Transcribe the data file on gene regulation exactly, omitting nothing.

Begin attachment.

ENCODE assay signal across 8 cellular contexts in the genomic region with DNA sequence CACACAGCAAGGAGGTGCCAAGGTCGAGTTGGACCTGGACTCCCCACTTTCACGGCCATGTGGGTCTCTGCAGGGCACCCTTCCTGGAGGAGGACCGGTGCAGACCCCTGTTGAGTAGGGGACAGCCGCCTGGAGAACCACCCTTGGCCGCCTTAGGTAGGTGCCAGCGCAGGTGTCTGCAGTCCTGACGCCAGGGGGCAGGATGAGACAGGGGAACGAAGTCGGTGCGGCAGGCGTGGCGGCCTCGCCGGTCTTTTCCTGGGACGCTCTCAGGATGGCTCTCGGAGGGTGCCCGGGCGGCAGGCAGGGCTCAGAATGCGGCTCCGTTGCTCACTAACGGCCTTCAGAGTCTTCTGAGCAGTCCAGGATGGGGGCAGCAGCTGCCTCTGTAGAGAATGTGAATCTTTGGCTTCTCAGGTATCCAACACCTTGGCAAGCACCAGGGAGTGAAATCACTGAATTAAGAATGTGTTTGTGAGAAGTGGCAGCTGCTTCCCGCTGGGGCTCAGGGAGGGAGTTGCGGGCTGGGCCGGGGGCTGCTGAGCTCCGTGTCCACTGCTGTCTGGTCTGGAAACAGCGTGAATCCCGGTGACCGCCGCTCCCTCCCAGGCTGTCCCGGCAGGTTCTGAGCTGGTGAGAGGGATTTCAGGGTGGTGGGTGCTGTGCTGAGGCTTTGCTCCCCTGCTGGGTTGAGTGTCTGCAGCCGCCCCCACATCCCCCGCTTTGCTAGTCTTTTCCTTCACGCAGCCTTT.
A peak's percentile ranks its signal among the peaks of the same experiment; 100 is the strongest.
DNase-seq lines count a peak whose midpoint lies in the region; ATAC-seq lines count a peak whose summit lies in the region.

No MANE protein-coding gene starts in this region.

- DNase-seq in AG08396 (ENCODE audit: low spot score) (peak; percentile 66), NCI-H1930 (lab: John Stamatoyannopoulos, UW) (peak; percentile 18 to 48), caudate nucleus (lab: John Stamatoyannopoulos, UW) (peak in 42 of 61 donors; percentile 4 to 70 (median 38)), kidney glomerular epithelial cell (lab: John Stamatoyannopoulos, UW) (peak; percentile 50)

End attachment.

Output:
ENCODE assay signal across 8 cellular contexts in the genomic region with DNA sequence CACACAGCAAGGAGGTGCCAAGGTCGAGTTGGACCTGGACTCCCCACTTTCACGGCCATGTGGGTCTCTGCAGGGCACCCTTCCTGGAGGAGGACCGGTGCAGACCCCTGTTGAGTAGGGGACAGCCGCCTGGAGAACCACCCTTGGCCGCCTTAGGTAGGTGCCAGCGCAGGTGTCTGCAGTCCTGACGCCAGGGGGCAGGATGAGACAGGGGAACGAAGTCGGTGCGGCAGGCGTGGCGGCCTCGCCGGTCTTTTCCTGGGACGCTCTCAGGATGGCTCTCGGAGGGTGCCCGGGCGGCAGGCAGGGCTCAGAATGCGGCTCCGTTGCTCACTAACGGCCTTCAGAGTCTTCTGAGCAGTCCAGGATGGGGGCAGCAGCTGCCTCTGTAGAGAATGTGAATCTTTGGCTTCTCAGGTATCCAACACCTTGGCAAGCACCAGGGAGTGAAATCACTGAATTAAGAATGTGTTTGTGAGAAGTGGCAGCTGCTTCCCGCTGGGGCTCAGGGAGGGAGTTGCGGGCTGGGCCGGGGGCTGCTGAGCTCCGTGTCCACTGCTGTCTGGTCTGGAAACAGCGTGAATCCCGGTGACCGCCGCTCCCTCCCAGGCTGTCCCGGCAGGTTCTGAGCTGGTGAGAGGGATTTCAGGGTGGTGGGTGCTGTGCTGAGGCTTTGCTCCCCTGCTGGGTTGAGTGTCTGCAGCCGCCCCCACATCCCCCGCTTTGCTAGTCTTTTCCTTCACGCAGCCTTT.
A peak's percentile ranks its signal among the peaks of the same experiment; 100 is the strongest.
DNase-seq lines count a peak whose midpoint lies in the region; ATAC-seq lines count a peak whose summit lies in the region.

No MANE protein-coding gene starts in this region.

- DNase-seq in AG08396 (ENCODE audit: low spot score) (peak; percentile 66), NCI-H1930 (lab: John Stamatoyannopoulos, UW) (peak; percentile 18 to 48), caudate nucleus (lab: John Stamatoyannopoulos, UW) (peak in 42 of 61 donors; percentile 4 to 70 (median 38)), kidney glomerular epithelial cell (lab: John Stamatoyannopoulos, UW) (peak; percentile 50)